Is John Carter set for downfall?
Director Andrew Stanton has been talking about how he would like to make John Carter into a trilogy, however there's going to be a stumbling block in the way, Disney, or rather their accounting department, because according to Stanton the only way we'll get to see another one is if this first film returns well at the box office.
Did I say well? I think I meant to say incredibly well. In fact it has to return more than number forty-six in the top box office grossing films of all time, and that's a fair bit.
How much is required? Well according to Andrew Stanton himself around US $700 million.
However when you look at the film at the forty-fifth position on that list, around where one would presume Disney would say okay to the sequel, you see Transformers (Filmstalker review), and I don't think it's inconceivable for the film to get to that point.
Mind you, John Carter may be a better story than Transformers, but the two characters have different audiences out there. Transformers is known by a much larger audience out there and when the first film came along there would have been a much larger desire for the film. With John Carter it's a little different, not so many people will know the character and the story off the bat and I don't think there will be such a big audience racing to see the film on day one.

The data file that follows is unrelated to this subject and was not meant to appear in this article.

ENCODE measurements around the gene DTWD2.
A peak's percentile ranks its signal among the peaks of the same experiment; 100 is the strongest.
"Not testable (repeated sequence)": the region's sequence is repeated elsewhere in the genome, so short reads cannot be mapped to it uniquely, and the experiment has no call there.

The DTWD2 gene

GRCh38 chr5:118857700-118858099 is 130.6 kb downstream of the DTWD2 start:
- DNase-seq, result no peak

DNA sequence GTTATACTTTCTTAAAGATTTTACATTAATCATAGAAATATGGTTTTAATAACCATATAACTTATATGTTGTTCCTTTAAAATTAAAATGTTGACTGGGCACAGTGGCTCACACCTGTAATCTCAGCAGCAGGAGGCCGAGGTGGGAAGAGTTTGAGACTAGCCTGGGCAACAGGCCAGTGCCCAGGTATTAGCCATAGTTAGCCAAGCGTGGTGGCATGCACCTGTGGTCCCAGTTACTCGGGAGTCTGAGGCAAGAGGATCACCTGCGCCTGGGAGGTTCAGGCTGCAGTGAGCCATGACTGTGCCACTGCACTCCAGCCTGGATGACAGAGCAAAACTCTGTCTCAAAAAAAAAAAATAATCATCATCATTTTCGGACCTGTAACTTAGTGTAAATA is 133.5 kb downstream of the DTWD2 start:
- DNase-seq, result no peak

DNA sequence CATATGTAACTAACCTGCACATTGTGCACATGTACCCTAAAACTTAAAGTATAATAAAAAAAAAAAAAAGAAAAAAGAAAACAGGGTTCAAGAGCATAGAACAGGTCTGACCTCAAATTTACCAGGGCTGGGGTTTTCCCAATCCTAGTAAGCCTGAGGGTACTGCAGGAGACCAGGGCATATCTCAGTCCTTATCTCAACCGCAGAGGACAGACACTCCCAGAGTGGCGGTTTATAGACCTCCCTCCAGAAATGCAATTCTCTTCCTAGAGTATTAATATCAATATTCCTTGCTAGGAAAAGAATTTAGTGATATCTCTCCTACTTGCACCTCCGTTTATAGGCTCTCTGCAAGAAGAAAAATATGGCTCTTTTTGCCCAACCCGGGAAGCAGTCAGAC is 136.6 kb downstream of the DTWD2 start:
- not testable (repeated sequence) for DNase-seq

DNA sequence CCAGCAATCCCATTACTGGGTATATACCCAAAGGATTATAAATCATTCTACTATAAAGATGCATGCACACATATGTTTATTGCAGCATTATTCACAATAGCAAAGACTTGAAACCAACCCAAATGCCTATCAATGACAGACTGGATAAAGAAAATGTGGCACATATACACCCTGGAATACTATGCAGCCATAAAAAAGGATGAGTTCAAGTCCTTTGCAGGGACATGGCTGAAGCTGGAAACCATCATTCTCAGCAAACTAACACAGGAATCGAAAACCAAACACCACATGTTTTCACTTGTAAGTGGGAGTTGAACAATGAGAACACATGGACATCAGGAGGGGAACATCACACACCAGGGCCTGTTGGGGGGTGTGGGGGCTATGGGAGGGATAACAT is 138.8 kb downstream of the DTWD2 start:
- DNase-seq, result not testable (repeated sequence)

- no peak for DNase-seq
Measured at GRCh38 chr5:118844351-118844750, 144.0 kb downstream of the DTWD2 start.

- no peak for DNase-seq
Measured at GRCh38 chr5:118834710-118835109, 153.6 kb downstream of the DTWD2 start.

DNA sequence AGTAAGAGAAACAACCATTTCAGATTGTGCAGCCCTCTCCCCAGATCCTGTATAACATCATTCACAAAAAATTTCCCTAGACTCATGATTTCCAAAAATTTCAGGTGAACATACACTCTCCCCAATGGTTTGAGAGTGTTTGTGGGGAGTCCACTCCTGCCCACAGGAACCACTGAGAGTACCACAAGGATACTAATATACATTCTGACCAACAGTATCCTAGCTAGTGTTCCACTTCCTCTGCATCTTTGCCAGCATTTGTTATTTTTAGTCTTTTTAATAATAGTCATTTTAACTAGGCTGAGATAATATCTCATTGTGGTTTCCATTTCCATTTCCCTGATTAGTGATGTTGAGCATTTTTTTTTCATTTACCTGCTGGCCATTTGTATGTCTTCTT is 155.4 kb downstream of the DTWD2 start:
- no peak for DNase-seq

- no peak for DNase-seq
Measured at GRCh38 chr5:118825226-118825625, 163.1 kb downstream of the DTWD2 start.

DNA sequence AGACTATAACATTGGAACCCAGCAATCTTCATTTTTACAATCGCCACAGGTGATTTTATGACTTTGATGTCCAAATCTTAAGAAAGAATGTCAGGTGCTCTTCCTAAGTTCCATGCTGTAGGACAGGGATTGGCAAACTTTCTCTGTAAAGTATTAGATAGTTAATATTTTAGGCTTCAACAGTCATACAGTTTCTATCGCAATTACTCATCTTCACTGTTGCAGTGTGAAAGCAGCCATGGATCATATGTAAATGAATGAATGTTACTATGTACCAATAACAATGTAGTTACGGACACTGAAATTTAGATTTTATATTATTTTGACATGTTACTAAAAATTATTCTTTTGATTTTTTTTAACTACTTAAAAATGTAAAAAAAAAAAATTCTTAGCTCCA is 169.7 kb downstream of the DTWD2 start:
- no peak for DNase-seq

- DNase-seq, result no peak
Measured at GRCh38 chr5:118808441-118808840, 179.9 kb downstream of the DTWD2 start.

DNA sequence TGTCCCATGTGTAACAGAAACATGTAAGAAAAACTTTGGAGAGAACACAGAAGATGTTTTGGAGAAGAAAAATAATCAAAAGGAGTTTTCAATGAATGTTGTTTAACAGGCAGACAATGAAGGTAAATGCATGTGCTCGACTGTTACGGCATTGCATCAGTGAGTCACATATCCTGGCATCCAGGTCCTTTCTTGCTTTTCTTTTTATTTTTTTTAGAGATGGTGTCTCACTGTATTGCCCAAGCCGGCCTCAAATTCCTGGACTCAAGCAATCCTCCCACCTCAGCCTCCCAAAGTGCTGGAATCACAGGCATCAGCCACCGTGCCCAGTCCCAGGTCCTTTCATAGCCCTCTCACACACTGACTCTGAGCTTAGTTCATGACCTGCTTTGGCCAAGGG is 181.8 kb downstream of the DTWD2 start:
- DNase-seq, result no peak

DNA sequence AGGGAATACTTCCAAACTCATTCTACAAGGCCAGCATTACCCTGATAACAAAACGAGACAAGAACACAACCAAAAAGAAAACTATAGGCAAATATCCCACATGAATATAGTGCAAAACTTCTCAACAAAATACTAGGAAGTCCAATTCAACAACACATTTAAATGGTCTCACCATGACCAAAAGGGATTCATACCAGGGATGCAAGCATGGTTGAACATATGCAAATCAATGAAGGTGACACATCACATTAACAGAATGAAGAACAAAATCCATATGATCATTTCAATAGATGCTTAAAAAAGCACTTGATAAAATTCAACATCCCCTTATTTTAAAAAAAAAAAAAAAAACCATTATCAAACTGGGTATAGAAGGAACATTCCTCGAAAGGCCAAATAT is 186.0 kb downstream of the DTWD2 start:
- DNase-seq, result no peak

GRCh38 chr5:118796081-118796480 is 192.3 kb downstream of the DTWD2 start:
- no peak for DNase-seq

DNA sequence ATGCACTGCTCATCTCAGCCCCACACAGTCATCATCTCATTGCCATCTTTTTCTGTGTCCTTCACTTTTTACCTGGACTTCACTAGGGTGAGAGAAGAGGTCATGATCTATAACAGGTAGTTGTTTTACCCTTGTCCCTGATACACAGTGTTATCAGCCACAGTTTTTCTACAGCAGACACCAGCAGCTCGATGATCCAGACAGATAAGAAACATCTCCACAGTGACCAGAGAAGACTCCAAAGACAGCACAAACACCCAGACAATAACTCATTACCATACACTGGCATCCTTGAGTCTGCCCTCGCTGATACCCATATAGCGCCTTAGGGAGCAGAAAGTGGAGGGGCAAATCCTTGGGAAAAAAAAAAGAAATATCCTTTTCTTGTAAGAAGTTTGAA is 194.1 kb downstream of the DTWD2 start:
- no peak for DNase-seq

John Carter will take more marketing than Transformers to get in the same amount of figures, but in the same breath I think it's a safe bet to say that John Carter could well be a better film.
There's a better story to John Carter, even if it is just in the source material, it's an Edgar Rice Burroughs novel, it's adapted and made by Andrew Stanton and Disney, and there's the strong cast - Taylor Kitsch, Mark Strong, Bryan Cranston, Willem Dafoe, James Purefoy, Ciarán Hinds, Thomas Haden Church, Lynn Collins, Polly Walker, Samantha Morton, and more.
There are a lot of positives for the film, so there's nothing stacked against it, apart from the requirement that it makes an absolute bomb, and that comes from Stanton himself who talks to New York Magazine through Blastr.
There is also talk that an eighteen day reshoot was unusually large and might have helped that budget grow, but everything reshoots, and while eighteen days may seem large this is a complex film that has spent many more days filming and adding effects for the bulk of the film. Not to mention the fact that it is in 3D which will add to the budget no end.
I think the film could reach that mark, as long as it gets the cinema saturation it deserves alongside films like Transformers, for that really is one of the keys these days, not so much how good the film is but how many screens in how many cinemas its being shown and how often they're repeating them.